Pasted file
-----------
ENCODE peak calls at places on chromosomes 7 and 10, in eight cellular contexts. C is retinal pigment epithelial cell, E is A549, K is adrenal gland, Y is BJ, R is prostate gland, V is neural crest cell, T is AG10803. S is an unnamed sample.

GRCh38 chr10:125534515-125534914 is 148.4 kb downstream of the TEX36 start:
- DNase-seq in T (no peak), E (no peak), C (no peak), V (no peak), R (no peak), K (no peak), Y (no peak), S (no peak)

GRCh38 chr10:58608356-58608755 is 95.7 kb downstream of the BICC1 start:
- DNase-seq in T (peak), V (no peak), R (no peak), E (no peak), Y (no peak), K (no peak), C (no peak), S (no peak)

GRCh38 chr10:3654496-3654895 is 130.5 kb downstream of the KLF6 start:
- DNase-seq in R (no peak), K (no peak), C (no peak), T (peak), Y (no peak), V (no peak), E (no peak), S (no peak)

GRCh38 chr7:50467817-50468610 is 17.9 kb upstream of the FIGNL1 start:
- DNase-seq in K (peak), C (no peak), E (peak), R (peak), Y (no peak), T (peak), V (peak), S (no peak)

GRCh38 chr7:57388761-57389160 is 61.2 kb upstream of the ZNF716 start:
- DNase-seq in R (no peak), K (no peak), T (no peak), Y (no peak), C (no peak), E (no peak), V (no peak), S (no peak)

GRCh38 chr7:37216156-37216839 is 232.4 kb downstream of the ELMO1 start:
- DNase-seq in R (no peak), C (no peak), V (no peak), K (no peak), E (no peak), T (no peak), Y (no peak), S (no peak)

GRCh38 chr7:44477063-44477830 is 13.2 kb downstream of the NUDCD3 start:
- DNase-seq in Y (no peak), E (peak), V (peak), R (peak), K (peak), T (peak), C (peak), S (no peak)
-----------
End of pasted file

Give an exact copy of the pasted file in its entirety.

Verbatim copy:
ENCODE peak calls at places on chromosomes 7 and 10, in eight cellular contexts. C is retinal pigment epithelial cell, E is A549, K is adrenal gland, Y is BJ, R is prostate gland, V is neural crest cell, T is AG10803. S is an unnamed sample.

GRCh38 chr10:125534515-125534914 is 148.4 kb downstream of the TEX36 start:
- DNase-seq in T (no peak), E (no peak), C (no peak), V (no peak), R (no peak), K (no peak), Y (no peak), S (no peak)

GRCh38 chr10:58608356-58608755 is 95.7 kb downstream of the BICC1 start:
- DNase-seq in T (peak), V (no peak), R (no peak), E (no peak), Y (no peak), K (no peak), C (no peak), S (no peak)

GRCh38 chr10:3654496-3654895 is 130.5 kb downstream of the KLF6 start:
- DNase-seq in R (no peak), K (no peak), C (no peak), T (peak), Y (no peak), V (no peak), E (no peak), S (no peak)

GRCh38 chr7:50467817-50468610 is 17.9 kb upstream of the FIGNL1 start:
- DNase-seq in K (peak), C (no peak), E (peak), R (peak), Y (no peak), T (peak), V (peak), S (no peak)

GRCh38 chr7:57388761-57389160 is 61.2 kb upstream of the ZNF716 start:
- DNase-seq in R (no peak), K (no peak), T (no peak), Y (no peak), C (no peak), E (no peak), V (no peak), S (no peak)

GRCh38 chr7:37216156-37216839 is 232.4 kb downstream of the ELMO1 start:
- DNase-seq in R (no peak), C (no peak), V (no peak), K (no peak), E (no peak), T (no peak), Y (no peak), S (no peak)

GRCh38 chr7:44477063-44477830 is 13.2 kb downstream of the NUDCD3 start:
- DNase-seq in Y (no peak), E (peak), V (peak), R (peak), K (peak), T (peak), C (peak), S (no peak)